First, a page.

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Federal Government Set to Seal $3.8bn Brass Methanol Project Deal in May 2024




The Federal Government of Nigeria is on the brink of achieving a significant milestone as it prepares to finalize the Gas Supply and Purchase Agreement (GSPA) for the $3.8 billion Brass Methanol Project.

The agreement to be signed in May 2024 marks a pivotal step in the country’s journey toward industrialization and self-sufficiency in methanol production.

The Brass Methanol Project, located in Bayelsa State, is a flagship industrial endeavor aimed at harnessing Nigeria’s abundant natural gas resources to produce methanol, a vital chemical used in various industrial processes.

With Nigeria currently reliant on imported methanol, this project holds immense promise for reducing dependency on foreign supplies and stimulating economic growth.

Upon completion, the Brass Methanol Project is expected to have a daily production capacity of 10,000 tonnes of methanol, positioning Nigeria as a major player in the global methanol market.

Furthermore, the project is projected to create up to 15,000 jobs during its construction phase, providing a significant boost to employment opportunities in the country.

The successful execution of the GSPA is essential to ensuring uninterrupted gas supply to the Brass Methanol Project.

Key stakeholders, including the Nigerian National Petroleum Company Limited and the Nigerian Content Development & Monitoring Board, are working closely to finalize the agreement and pave the way for the project’s advancement.

Speaking on the significance of the project, Minister of State Petroleum Resources (Gas), Ekperikpe Ekpo, emphasized President Bola Tinubu’s keen interest in expediting the Brass Methanol Project.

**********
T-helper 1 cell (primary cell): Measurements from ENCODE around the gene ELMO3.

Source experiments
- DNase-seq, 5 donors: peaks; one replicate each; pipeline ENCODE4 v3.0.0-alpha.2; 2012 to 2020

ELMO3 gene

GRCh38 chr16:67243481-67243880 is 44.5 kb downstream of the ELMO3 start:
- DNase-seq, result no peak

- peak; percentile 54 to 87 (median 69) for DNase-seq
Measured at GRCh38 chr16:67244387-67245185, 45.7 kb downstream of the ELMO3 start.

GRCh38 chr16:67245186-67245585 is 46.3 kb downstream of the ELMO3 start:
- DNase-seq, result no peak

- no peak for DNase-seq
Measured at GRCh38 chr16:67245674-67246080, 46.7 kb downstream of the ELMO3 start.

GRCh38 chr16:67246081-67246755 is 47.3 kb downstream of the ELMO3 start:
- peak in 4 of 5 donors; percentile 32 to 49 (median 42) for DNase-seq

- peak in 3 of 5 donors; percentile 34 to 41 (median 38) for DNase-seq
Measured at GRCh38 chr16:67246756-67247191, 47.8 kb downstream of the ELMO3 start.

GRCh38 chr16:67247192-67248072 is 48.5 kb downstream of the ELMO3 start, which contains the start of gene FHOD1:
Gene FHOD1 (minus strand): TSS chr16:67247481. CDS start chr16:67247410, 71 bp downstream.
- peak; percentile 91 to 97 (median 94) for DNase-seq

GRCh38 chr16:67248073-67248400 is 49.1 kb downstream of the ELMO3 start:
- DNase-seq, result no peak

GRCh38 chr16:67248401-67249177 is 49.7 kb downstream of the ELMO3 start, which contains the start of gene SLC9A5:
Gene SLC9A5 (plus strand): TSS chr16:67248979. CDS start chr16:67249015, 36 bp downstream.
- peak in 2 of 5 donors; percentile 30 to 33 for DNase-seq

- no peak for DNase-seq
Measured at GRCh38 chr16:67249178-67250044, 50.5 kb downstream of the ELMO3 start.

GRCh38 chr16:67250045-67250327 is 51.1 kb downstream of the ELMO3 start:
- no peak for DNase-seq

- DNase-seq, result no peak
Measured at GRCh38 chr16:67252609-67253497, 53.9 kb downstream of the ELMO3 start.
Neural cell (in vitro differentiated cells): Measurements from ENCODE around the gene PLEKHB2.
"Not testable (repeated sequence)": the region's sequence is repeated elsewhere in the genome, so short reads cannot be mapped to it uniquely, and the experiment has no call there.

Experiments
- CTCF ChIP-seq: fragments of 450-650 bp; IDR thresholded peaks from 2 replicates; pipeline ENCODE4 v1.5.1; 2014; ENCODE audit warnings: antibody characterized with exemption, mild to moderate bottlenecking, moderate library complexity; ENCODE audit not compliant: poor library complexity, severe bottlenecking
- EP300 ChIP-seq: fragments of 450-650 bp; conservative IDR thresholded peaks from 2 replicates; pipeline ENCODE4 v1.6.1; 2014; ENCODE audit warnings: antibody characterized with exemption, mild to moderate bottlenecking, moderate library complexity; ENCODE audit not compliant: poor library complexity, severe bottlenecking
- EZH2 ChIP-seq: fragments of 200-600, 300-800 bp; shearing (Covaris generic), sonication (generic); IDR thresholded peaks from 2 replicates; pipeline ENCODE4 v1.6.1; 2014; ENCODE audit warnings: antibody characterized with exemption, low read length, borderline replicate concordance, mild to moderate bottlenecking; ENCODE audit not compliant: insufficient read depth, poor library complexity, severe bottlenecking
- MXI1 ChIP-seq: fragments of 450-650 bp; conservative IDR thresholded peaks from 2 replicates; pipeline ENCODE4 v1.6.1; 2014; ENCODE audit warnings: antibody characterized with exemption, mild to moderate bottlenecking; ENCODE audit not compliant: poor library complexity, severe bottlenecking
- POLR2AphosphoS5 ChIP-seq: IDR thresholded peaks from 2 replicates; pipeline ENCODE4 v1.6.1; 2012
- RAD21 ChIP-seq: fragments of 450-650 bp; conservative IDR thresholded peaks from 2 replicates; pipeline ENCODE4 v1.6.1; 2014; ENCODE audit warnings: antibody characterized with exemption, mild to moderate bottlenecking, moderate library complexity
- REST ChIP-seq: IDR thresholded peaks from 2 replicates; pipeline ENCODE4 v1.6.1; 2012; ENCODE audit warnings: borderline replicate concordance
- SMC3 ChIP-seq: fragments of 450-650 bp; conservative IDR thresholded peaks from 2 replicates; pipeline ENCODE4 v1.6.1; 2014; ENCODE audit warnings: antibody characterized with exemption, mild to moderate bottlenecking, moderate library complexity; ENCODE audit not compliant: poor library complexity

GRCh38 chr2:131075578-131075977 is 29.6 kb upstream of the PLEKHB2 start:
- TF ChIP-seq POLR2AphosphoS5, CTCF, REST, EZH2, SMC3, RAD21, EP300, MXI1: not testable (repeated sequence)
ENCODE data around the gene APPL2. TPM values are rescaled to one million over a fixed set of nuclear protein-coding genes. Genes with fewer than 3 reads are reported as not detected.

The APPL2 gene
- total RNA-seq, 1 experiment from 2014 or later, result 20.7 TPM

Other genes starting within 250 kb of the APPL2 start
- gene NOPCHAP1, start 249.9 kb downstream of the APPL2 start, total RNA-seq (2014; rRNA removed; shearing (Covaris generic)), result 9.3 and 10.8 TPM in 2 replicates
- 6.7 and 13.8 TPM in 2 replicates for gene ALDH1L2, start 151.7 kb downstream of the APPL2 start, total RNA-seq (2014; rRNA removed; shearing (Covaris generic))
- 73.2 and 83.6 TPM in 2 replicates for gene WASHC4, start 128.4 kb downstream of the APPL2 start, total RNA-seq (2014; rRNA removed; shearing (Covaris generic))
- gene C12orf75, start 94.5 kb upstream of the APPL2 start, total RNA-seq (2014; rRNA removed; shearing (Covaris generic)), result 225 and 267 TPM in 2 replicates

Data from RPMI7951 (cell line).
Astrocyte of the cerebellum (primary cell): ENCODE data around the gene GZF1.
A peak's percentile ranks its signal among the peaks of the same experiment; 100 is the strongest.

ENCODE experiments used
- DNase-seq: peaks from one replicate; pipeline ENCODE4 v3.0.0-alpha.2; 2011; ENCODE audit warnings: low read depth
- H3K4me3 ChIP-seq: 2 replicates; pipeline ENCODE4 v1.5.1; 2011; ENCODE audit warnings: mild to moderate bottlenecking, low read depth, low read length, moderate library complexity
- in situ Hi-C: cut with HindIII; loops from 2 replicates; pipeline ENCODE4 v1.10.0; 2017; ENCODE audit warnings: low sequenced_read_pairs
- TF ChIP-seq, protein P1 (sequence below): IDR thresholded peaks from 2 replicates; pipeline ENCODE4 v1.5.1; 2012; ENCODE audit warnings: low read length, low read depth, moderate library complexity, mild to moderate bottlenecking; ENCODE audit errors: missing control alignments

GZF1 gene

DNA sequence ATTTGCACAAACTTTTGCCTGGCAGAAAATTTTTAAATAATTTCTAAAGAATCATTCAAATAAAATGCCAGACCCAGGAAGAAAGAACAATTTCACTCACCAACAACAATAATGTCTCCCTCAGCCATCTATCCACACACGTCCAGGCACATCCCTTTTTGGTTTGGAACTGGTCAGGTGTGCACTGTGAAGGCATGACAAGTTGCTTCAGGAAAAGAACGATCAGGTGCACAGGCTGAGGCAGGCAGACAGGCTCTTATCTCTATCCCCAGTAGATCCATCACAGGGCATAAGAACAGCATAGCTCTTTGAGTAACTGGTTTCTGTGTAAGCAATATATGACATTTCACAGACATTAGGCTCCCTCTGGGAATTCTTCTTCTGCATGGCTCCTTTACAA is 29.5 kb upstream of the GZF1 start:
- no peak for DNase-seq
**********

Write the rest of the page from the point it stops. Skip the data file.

Ekpo reaffirmed the government’s commitment to facilitating the project’s success and harnessing its potential to attract foreign direct investment and drive economic development.

The Brass Methanol Project represents a major stride toward achieving Nigeria’s industrialization goals and unlocking the full potential of its natural resources.

As the country prepares to seal the deal in May 2024, anticipation grows for the transformative impact that this landmark project will have on Nigeria’s economy and industrial landscape.

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IMF Report: Nigeria’s Inflation to Dip to 26.3% in 2024, Growth Expected at 3.3%



IMF global - Investors King

Nigeria’s economic outlook for 2024 appears cautiously optimistic with projections indicating a potential decrease in the country’s inflation rate alongside moderate economic growth.

The IMF’s revised Global Economic Outlook for 2024 highlights key forecasts for Nigeria’s economic landscape and gave insights into both inflationary trends and GDP expansion.

According to the IMF report, Nigeria’s inflation rate is projected to decline to 26.3% by the end of 2024.

This projection aligns with expectations of a gradual easing of inflationary pressures within the country, although challenges such as fuel subsidy removal and exchange rate fluctuations continue to pose significant hurdles to price stability.